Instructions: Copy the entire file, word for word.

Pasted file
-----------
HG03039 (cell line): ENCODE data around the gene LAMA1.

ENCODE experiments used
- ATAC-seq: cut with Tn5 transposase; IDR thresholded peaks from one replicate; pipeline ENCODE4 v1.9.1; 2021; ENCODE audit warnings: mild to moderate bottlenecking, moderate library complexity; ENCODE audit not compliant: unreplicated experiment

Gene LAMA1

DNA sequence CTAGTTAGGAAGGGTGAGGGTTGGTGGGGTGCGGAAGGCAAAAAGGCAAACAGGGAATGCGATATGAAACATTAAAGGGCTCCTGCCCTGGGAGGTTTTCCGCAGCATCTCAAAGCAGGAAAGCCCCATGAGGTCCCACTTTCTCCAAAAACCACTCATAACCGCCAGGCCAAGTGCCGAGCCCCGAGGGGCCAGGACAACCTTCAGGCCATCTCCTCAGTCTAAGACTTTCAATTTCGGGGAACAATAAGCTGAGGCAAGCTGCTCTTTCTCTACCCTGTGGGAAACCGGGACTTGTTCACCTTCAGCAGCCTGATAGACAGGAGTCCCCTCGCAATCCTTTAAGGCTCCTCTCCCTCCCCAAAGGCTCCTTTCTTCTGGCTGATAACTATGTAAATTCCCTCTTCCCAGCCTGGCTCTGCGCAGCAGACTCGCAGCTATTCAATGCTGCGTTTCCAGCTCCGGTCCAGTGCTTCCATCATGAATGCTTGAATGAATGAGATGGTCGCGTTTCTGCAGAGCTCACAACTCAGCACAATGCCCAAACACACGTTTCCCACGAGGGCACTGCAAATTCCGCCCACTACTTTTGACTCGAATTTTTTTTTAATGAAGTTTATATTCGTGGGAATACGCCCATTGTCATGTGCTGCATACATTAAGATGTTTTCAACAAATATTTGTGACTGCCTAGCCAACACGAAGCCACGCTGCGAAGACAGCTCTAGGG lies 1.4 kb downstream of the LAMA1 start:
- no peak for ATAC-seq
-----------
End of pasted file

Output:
HG03039 (cell line): ENCODE data around the gene LAMA1.

ENCODE experiments used
- ATAC-seq: cut with Tn5 transposase; IDR thresholded peaks from one replicate; pipeline ENCODE4 v1.9.1; 2021; ENCODE audit warnings: mild to moderate bottlenecking, moderate library complexity; ENCODE audit not compliant: unreplicated experiment

Gene LAMA1

DNA sequence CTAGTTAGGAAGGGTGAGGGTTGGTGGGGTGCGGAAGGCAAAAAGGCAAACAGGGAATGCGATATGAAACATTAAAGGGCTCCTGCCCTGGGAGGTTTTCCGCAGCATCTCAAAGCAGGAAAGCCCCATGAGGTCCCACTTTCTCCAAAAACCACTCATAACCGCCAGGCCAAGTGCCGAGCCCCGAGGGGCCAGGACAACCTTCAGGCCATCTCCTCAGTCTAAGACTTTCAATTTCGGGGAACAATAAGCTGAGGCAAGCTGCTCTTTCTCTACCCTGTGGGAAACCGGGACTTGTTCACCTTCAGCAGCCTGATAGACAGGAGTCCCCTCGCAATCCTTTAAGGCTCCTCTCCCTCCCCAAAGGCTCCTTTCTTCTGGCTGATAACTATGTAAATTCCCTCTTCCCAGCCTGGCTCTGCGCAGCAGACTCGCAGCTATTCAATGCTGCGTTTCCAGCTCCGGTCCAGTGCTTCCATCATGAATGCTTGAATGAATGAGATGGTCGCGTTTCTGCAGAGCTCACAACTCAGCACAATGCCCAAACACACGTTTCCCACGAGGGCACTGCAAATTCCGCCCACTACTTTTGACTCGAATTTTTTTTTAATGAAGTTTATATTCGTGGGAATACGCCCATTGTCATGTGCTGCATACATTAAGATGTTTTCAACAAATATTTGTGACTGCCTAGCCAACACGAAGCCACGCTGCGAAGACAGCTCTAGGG lies 1.4 kb downstream of the LAMA1 start:
- no peak for ATAC-seq